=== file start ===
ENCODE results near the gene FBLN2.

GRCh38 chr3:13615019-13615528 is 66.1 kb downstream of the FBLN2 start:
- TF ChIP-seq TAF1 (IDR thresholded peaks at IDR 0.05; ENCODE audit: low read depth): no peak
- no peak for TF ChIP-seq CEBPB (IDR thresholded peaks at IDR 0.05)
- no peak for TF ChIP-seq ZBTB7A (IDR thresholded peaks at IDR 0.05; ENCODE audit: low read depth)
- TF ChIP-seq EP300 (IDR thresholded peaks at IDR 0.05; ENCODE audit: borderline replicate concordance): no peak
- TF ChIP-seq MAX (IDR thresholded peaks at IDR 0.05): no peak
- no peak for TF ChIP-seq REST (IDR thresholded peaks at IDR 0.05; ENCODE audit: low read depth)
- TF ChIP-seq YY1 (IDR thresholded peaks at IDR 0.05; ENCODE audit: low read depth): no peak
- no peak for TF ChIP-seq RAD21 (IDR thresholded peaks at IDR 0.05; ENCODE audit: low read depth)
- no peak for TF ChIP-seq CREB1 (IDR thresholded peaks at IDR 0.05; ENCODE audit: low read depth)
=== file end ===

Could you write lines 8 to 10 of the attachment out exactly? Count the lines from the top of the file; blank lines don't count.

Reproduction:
- no peak for TF ChIP-seq REST (IDR thresholded peaks at IDR 0.05; ENCODE audit: low read depth)
- TF ChIP-seq YY1 (IDR thresholded peaks at IDR 0.05; ENCODE audit: low read depth): no peak
- no peak for TF ChIP-seq RAD21 (IDR thresholded peaks at IDR 0.05; ENCODE audit: low read depth)